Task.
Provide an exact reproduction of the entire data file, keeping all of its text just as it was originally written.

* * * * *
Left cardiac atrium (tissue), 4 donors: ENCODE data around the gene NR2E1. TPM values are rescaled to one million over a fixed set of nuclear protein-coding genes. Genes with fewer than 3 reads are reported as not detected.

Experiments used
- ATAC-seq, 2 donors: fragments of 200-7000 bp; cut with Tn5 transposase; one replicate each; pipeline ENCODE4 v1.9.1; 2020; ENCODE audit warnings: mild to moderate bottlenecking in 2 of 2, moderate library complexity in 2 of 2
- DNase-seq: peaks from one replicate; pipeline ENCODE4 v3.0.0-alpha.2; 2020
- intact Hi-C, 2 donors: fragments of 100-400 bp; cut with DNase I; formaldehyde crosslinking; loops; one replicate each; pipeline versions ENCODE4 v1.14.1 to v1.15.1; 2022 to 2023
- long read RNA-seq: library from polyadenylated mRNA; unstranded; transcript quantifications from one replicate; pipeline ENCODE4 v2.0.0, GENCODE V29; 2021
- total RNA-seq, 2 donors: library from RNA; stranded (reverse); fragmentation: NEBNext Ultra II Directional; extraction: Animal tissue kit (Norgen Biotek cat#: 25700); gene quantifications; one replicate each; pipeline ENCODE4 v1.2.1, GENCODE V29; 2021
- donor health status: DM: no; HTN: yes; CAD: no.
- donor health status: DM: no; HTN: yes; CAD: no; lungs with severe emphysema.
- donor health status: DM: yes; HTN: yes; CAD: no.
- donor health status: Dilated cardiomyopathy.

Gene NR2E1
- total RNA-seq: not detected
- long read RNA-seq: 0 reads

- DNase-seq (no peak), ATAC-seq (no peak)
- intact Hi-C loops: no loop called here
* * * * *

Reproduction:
Left cardiac atrium (tissue), 4 donors: ENCODE data around the gene NR2E1. TPM values are rescaled to one million over a fixed set of nuclear protein-coding genes. Genes with fewer than 3 reads are reported as not detected.

Experiments used
- ATAC-seq, 2 donors: fragments of 200-7000 bp; cut with Tn5 transposase; one replicate each; pipeline ENCODE4 v1.9.1; 2020; ENCODE audit warnings: mild to moderate bottlenecking in 2 of 2, moderate library complexity in 2 of 2
- DNase-seq: peaks from one replicate; pipeline ENCODE4 v3.0.0-alpha.2; 2020
- intact Hi-C, 2 donors: fragments of 100-400 bp; cut with DNase I; formaldehyde crosslinking; loops; one replicate each; pipeline versions ENCODE4 v1.14.1 to v1.15.1; 2022 to 2023
- long read RNA-seq: library from polyadenylated mRNA; unstranded; transcript quantifications from one replicate; pipeline ENCODE4 v2.0.0, GENCODE V29; 2021
- total RNA-seq, 2 donors: library from RNA; stranded (reverse); fragmentation: NEBNext Ultra II Directional; extraction: Animal tissue kit (Norgen Biotek cat#: 25700); gene quantifications; one replicate each; pipeline ENCODE4 v1.2.1, GENCODE V29; 2021
- donor health status: DM: no; HTN: yes; CAD: no.
- donor health status: DM: no; HTN: yes; CAD: no; lungs with severe emphysema.
- donor health status: DM: yes; HTN: yes; CAD: no.
- donor health status: Dilated cardiomyopathy.

Gene NR2E1
- total RNA-seq: not detected
- long read RNA-seq: 0 reads

- DNase-seq (no peak), ATAC-seq (no peak)
- intact Hi-C loops: no loop called here